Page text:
full sway and no mere technicality should be allowed to come in the way of'
justice being done.
The last appeal is particularly interesting.
Courts in general,, are averse to allow justice to be defeated on a mere
technicality. But in deciding an election petition the High Court is merely a
tribunal deciding an election dispute. Its powers are wholly, the creature of
the Statute under which it is conferred the power to, hear election petitions.
An election petition, as has been pointed out again and again, is not an action
at law or a suit in equity but is a purely statutory proceeding unknown to the
common law and the Court possesses no common law power. It is always to, be
borne in mind that though the election of a successful candidate is not to be
lightly interfered with, one of the essentials of that law is also to safeguard
the purity of the election process and also to see that the people do not get
elected by flagrant breaches of that law or by corrupt practices (see the
decisions in Kamaraja Nadar v. Kunju Thevar,(1) Venkateswara v. Narasimha(2)
Subbarao v. Member, Election Tribunal (3). We
may, there- fore, look into the law regarding this matter. Under s. 81 of the
Representation of the People Act 1951 "an election petition calling in
question any election may be presented on one or more of the grounds specified
in sub-section (1) of section 100 and section 101 to the High Court by any
candidate at such election or any elector within forty-five days from, but not
earlier than, the date of election of the returned candidate, or if there are
more than one returned candidate at the election and the dates of their
election are different, the later of those two dates." Section 83 reads :
"(1) An election petition- (a) shall
contain a concise statement of the material facts on which the petitioner
(c) shall be signed by the petitioner and
verified in the manner laid down in the Code (1)  S.C.R. 583 at 596.
(2)  (1) S.C.R. 679 at 685 (3) 1964
1030 of Civil Procedure, 1908 (5 of 1908) for
the verification of pleadings.
84 reads "A petitioner may, in addition to claiming a declaration that the
election of all or any of the returned candidates is void , claim a further
declaration that he himself or any other candidate has been duly elected."
Section 97 reads "(1) When in an election petition a declaration ,that any
candidate other than the returned candidate has ,been duly elected is claimed,
the returned candidate or :any other party may give evidence to prove that the
election of such candidate would have been void if he :had been the returned
candidate and a petition had .been presented calling in question his election.
Provided.that the returned candidate or such
other party as aforesaid shall not be entitled to give such ,evidence unless he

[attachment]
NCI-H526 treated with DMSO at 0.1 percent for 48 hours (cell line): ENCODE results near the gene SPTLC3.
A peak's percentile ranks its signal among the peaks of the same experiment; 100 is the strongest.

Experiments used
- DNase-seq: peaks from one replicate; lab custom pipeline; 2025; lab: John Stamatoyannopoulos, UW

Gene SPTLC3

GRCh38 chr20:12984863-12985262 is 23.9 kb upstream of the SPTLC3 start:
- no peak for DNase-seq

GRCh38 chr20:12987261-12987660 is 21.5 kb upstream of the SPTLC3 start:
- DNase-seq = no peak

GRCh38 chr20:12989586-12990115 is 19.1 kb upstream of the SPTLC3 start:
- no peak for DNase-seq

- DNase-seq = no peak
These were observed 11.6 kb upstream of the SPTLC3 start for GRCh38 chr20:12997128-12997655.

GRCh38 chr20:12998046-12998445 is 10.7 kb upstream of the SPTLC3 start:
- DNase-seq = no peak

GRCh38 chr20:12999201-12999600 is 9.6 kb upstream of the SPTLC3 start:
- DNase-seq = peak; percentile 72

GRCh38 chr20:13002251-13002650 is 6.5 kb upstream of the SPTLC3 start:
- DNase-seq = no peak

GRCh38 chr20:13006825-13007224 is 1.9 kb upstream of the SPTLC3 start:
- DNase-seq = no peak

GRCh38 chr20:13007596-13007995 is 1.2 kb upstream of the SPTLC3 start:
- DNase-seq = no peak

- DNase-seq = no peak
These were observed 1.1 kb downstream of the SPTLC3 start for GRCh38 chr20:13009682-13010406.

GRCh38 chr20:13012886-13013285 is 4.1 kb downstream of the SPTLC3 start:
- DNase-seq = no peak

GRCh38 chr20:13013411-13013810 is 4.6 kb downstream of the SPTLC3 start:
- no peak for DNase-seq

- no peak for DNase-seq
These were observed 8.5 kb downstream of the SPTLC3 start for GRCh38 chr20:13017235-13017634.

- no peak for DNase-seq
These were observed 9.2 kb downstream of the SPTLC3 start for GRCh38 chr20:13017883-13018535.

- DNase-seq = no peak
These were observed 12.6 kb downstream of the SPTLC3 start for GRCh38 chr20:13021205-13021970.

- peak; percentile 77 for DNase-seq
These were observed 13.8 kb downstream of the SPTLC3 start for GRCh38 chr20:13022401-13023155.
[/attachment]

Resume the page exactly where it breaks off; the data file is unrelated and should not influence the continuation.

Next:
has, within fourteen days from the ,date of commencement of the trial, given
notice to the High Court of his intention to do so and has also given the
security and the further security referred to in sections 117 and 118
(2) Every notice referred to in sub-section
(1) shall be accompanied by the statement and particulars required by section
83 in the case of an election petition and shall be signed and verified in like
manner." 'Section 100 reads "(1) Subject to the provisions of
sub-section (2) if .the High Court is of opinion- (a) that on the date of his
election a returned candidate was not qualified, or was disqualified, to be
chosen to fill the seat under the Constitution or this Act or the Government of
Union Territories Act, 1963; or (b) that any corrupt practice has been
committed by a returned candidate or his election agent or by any other person
with the consent of a returned candidate or his election agent; or (c) that any
nomination has been improperly rejected; or 1031 (d) that the result of the
election, in so far as it concerns a returned candidate, has been materially
affected- (i) by the improper acceptance of any nomi- nation, or (ii) by Any
corrupt practice committed in the interests of the returned candidate by an
agent other than his election agent, or (iii) by the improper reception,
refusal or rejection of any vote or the reception of any vote which is void, or
(vi) by any non-compliance with the provisions of the Constitution or of this
Act or of any rules or orders made under this Act, the High Court shall declare
the election of the returned candidate to be void.
(2) If in the opinion of the High Court, a
returned candidate has been guilty by an agent, other than his election agent,
of any corrupt practice but the High Court is satisfied- (a) that no such
corrupt practice was committed at the election by the candidate or his election
agent, and. every such corrupt practice was committed contrary to the orders,
and without the consent of the candidate or his election agent;
(c) that the candidate and his election agent
took all reasonable means for preventing the commission of corrupt practices at
the election; and (d) that in all other, respects the election was free from
any corrupt practice on the part of the candidate or any of his agents, then
the High Court may decide that the election of the returned candidate is not
void." Section 101 reads "If any person who has lodged a petition
has, in addition to calling in question the election of the returned candidate,
claimed a declaration that he himself or any other candidate has been duly
elected and the High Court is of opinion- (a) that in fact the petitioner or
such other candidate received a majority of the valid votes; or 1032 (b) that
but for the votes obtained by the returned candidate by corrupt practices the
petitioner or such other candidate would have obtained a majority of the valid
the High Court shall after declaring the